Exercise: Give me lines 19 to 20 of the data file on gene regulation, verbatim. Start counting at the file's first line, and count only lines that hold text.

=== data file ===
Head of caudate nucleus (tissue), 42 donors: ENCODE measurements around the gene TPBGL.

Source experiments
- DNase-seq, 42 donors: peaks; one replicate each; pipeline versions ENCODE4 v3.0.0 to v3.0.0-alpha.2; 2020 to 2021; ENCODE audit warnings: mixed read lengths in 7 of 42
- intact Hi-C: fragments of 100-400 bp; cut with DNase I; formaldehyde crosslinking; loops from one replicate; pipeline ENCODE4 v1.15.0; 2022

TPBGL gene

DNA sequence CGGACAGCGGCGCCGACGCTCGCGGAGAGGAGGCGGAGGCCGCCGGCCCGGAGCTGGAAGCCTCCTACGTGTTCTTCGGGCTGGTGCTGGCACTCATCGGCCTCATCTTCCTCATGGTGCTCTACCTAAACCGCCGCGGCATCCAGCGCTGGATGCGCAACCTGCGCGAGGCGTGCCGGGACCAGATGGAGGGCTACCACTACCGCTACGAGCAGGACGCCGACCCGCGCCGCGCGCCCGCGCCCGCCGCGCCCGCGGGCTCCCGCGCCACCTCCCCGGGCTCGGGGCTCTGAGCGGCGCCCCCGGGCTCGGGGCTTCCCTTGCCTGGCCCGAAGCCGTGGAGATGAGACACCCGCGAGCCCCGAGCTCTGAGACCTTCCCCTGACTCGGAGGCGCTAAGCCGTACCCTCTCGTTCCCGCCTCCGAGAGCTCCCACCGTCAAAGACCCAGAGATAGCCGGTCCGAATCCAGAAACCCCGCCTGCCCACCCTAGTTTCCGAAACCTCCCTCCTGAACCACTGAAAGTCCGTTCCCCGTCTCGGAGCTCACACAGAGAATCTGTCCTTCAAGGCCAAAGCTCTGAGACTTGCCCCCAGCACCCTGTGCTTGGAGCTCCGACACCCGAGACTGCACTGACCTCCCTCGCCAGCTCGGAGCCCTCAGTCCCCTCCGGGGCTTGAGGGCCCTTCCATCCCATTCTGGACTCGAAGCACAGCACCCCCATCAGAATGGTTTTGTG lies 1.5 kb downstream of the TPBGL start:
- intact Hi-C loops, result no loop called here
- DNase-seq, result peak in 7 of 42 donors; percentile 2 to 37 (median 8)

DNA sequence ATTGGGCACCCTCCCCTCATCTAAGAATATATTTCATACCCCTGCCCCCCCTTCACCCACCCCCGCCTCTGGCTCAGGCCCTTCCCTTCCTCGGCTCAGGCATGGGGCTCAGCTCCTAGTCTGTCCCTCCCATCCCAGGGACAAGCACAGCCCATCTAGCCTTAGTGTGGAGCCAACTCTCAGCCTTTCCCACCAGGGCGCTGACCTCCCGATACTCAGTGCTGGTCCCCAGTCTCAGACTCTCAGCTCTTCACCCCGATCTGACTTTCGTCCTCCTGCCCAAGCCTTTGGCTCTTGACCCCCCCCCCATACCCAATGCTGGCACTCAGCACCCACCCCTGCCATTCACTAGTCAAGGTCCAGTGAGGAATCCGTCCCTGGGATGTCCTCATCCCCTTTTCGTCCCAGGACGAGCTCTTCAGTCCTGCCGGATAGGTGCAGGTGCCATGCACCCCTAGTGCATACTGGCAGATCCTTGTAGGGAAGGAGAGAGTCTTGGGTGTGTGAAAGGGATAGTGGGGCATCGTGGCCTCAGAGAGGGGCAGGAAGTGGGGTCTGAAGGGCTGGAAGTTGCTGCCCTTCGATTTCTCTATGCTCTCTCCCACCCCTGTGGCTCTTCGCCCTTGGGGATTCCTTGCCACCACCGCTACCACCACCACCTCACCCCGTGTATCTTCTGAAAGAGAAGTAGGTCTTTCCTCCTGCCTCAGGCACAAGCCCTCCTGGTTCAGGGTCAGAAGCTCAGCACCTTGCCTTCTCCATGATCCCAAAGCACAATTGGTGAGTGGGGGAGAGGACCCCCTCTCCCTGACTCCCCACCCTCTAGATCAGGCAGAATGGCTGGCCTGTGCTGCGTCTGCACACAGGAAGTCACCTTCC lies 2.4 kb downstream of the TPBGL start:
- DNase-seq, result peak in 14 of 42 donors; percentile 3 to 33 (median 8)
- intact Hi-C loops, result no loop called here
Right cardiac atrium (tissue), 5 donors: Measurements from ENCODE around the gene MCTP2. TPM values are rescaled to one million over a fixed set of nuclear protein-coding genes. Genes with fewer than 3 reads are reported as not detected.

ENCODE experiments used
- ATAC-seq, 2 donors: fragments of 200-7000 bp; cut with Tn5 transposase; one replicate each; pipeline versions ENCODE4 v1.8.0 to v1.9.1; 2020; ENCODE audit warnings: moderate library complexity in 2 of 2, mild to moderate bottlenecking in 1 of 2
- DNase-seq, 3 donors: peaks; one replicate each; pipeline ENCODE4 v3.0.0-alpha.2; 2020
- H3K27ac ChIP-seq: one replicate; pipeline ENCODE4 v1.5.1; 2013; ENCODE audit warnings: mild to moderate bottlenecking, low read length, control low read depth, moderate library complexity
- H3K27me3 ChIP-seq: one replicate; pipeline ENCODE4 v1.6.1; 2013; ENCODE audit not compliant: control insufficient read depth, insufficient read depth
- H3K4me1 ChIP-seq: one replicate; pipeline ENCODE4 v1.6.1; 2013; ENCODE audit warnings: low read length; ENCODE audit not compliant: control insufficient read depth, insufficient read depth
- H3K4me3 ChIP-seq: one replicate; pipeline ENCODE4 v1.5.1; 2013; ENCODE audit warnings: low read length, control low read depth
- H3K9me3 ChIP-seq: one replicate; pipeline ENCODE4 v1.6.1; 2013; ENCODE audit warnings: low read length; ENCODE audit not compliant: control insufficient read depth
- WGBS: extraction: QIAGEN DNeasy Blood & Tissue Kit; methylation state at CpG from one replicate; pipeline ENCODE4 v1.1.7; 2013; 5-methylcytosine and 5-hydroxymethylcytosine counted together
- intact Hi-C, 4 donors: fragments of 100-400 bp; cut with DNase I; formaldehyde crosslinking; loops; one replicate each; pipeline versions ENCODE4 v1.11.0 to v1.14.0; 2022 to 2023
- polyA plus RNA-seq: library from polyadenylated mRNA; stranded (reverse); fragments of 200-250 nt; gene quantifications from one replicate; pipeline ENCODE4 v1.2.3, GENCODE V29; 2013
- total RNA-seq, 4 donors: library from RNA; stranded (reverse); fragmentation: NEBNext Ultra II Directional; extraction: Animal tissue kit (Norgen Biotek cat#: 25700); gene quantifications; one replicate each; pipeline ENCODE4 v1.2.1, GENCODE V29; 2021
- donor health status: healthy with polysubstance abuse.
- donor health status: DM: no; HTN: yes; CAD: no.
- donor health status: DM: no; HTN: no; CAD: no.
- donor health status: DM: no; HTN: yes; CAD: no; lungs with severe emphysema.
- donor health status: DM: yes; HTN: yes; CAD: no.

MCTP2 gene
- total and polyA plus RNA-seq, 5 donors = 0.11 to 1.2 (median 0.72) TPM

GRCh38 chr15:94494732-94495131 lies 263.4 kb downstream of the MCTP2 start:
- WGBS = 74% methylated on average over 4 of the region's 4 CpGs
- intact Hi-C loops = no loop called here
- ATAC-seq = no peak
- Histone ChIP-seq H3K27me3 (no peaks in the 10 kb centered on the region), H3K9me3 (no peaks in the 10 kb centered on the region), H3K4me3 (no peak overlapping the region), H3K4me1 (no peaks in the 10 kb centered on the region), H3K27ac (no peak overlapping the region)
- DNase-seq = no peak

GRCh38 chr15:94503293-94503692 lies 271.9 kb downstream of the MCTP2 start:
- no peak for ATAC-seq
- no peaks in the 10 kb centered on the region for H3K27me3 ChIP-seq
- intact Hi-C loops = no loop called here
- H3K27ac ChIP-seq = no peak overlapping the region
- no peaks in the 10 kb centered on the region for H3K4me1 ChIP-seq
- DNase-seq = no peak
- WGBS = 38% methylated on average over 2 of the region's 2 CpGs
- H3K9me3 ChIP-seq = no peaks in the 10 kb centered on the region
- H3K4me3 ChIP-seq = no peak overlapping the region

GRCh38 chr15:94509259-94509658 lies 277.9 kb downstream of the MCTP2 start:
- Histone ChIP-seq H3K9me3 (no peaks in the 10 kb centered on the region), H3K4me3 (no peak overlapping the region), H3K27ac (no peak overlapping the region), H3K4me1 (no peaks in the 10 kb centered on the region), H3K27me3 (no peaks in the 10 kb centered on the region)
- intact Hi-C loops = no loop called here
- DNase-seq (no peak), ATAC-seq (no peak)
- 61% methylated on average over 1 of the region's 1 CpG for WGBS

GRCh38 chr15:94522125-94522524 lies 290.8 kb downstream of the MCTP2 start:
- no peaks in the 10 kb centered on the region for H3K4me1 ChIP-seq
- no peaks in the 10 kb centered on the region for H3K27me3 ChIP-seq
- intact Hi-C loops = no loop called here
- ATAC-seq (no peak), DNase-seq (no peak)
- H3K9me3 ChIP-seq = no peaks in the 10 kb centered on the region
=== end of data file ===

- H3K4me3 ChIP-seq: one replicate; pipeline ENCODE4 v1.5.1; 2013; ENCODE audit warnings: low read length, control low read depth
- H3K9me3 ChIP-seq: one replicate; pipeline ENCODE4 v1.6.1; 2013; ENCODE audit warnings: low read length; ENCODE audit not compliant: control insufficient read depth